SEO Experiment: Do Queries and Clicks Influence Rankings
The subject of this blog might be a little left field, but is something that people in the SEO world have noticed for some time now. This is that queries and clicks can influence your rankings in the search engine results pages (serps).
Google doesn’t let us in on their ranking algorithms, however over time we just get a feel for what does and doesn’t influence rankings. By ‘queries’ I mean the keywords and phrases that people type into Google’s search field and by ‘clicks’ I mean that they actually click on one of the search results.
How does this fit together? Well the theory is if you drive traffic to Google and have that traffic perform a search and then click on the results. The listings that get the most clicks will move up in rankings.
An example is if you had a decent number of Twitter followers (say a few thousand). You know you rank #3 for searches relating to “product A”. If you tweet out something about product A and send your followers the Google search result and they click through to your site, then a little while later (a few hours), your ranking will likely move up a spot or two.
Some of you may be wondering why not just send them directly to the webpage for the post? Well it all comes down to how Google ranks pages and it appears that Google likes to see a diverse source of traffic. This means that if you increase the traffic via the serps, because you sent people directly to Google, the theory is that Google thinks that your post is very popular and it starts to rank it higher and to even present your post in the auto suggest component of the serps.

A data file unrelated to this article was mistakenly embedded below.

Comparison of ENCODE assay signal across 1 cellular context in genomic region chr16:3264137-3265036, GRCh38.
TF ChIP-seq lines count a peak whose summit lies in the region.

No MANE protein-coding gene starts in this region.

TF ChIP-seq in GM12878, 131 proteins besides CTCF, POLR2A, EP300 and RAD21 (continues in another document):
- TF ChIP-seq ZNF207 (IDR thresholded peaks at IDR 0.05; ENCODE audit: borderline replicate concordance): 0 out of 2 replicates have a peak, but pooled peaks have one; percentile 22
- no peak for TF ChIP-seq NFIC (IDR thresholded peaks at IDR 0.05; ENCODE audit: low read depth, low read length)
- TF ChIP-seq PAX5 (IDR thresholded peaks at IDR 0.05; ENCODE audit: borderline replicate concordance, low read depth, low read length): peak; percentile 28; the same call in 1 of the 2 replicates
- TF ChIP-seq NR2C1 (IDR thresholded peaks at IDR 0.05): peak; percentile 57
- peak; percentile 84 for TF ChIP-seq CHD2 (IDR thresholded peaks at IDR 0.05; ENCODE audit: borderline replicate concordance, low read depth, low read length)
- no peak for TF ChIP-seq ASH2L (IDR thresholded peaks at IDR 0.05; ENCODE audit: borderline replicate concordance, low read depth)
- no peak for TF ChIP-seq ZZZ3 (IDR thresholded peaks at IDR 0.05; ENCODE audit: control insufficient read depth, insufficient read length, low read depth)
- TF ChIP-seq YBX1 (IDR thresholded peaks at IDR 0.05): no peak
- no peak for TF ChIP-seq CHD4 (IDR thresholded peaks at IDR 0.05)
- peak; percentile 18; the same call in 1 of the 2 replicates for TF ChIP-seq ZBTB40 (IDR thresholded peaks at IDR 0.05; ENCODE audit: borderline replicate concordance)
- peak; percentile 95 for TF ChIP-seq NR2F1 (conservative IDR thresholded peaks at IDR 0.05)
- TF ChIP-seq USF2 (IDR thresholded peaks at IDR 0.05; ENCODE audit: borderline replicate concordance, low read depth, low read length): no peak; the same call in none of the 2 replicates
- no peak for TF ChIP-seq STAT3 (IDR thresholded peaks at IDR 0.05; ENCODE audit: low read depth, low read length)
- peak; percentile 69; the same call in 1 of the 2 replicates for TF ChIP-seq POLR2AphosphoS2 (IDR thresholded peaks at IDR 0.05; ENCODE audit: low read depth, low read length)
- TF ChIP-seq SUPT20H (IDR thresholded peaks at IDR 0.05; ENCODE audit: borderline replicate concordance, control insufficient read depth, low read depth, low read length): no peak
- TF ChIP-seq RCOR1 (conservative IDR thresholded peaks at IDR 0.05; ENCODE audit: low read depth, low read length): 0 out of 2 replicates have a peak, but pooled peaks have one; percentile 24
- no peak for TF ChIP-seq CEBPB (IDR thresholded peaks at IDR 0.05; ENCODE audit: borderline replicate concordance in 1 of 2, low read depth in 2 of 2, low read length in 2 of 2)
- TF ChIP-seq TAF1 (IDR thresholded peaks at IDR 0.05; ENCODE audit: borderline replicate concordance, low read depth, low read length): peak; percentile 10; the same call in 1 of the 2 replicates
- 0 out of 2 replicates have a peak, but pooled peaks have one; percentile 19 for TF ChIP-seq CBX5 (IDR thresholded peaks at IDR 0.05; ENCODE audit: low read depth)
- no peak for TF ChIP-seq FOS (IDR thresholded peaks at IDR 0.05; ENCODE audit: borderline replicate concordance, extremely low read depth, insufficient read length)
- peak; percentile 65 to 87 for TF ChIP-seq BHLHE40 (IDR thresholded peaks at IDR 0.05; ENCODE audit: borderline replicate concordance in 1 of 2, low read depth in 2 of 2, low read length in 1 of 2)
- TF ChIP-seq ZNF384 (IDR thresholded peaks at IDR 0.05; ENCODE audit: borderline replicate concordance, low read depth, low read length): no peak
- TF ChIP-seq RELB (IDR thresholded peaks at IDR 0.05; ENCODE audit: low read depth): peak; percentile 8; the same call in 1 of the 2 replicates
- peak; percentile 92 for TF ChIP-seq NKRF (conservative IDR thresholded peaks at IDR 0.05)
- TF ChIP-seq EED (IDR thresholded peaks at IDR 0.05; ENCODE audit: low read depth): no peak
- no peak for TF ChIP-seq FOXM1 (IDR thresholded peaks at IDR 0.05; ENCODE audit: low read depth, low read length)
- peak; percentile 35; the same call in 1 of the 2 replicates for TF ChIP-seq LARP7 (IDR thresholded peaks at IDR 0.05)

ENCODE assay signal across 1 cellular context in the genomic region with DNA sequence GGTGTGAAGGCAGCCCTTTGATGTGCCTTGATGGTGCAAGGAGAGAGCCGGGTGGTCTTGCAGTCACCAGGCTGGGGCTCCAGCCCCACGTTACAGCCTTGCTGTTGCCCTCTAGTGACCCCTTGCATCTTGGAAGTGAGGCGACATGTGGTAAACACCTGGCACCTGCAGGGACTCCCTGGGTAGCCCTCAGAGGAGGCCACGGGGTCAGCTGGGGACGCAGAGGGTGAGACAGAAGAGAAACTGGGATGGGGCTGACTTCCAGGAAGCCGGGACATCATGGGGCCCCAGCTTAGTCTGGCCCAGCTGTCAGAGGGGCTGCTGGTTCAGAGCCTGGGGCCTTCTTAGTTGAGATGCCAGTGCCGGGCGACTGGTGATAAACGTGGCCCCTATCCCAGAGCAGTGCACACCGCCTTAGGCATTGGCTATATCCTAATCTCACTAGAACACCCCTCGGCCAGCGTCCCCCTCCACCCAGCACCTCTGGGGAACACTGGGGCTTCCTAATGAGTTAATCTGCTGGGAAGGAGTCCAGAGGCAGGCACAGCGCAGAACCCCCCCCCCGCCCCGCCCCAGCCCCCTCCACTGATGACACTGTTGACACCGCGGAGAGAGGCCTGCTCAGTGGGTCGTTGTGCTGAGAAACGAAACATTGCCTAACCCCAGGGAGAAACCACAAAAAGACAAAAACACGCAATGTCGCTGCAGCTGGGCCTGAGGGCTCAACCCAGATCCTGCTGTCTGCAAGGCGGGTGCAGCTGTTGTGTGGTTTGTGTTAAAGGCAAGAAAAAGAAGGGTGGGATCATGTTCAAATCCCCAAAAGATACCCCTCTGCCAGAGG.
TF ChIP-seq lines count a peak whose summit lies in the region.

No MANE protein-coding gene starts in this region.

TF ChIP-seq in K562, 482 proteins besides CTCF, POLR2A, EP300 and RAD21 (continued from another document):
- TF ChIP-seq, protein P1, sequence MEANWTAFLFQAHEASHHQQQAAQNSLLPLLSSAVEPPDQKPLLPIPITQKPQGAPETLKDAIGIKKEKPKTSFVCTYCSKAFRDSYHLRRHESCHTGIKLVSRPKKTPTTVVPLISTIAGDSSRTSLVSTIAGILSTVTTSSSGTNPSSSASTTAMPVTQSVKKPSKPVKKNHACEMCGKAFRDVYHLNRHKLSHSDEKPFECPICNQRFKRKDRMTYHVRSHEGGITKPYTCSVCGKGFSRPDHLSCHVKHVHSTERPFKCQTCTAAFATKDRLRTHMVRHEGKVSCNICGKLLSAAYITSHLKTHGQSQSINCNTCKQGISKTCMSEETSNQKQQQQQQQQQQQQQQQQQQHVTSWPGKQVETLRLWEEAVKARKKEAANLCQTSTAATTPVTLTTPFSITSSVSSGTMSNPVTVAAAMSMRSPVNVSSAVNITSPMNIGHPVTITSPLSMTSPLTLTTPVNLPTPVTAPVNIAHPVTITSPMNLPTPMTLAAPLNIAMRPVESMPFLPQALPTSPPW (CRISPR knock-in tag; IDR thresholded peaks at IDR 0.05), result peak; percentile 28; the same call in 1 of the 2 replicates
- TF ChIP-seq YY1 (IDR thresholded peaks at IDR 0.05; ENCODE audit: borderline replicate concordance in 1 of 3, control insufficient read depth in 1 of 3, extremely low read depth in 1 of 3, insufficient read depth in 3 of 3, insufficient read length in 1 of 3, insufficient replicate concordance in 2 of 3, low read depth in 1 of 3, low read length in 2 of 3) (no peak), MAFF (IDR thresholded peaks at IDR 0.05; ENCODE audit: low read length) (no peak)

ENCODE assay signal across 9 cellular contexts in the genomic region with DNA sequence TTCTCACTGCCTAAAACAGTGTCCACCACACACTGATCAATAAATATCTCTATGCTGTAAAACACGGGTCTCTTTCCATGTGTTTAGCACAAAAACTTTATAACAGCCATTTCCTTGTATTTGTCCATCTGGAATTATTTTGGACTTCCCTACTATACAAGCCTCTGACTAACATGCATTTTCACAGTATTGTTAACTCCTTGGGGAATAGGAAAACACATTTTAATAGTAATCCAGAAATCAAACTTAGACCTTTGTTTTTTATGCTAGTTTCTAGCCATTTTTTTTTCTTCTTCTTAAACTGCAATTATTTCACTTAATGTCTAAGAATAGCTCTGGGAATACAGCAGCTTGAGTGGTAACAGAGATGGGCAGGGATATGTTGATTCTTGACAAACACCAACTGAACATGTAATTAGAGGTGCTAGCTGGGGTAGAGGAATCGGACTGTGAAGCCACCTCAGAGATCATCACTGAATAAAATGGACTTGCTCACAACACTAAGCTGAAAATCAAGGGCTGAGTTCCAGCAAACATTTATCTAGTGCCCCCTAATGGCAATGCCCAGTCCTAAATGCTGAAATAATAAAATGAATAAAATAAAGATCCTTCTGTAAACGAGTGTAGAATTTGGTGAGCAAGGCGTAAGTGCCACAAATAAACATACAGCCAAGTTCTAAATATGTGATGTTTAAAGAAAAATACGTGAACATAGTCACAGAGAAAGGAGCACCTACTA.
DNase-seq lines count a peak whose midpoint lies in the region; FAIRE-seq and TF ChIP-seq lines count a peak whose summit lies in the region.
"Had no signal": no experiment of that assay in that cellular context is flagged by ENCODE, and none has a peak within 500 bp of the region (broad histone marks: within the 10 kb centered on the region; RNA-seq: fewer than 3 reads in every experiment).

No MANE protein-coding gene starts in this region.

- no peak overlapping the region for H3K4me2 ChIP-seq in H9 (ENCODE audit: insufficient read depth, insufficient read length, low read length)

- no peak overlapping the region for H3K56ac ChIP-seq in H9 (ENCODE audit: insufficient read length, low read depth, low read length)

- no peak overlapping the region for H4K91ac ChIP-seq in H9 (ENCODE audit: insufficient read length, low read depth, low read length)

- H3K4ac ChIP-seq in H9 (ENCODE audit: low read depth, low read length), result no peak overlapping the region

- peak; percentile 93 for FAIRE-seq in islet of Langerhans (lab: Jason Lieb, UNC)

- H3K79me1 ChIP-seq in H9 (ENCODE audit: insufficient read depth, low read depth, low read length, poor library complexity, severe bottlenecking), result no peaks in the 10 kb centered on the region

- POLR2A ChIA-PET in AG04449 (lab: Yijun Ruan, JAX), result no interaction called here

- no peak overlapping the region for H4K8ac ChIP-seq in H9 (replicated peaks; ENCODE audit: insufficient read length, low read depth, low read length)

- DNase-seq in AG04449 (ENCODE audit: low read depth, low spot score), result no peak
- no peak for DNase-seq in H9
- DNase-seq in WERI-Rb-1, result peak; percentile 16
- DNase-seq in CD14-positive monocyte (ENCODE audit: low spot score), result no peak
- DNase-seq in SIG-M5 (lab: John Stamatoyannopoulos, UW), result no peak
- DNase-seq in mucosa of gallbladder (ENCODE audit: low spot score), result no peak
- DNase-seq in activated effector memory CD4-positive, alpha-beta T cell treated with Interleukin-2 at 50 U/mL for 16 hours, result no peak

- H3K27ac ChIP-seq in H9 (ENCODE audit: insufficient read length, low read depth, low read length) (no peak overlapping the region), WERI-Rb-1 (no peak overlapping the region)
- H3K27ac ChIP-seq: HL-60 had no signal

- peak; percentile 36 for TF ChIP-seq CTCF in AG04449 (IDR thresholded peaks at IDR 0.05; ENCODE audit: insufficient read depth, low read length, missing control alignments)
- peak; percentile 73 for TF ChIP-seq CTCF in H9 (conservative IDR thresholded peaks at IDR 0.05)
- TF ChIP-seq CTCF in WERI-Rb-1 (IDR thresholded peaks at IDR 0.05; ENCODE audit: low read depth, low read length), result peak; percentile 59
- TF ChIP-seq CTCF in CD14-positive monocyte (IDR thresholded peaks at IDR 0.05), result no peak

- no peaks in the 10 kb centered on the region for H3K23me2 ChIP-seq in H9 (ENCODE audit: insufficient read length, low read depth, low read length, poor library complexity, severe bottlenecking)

Most businesses send social messages linking directly to their websites, which doesn’t necessarily help rankings. By creatively getting them to your site via a Google search, you gain the benefit of increasing your site rankings as well. Double bonus!
Co-founder of Cornerstone and marketing junkie, Michael knows just how to diagnose your online problems and remedy the issue. An online enthusiast who believes in technology as an enabler of growth, Michael worries about all the details so you don't have to.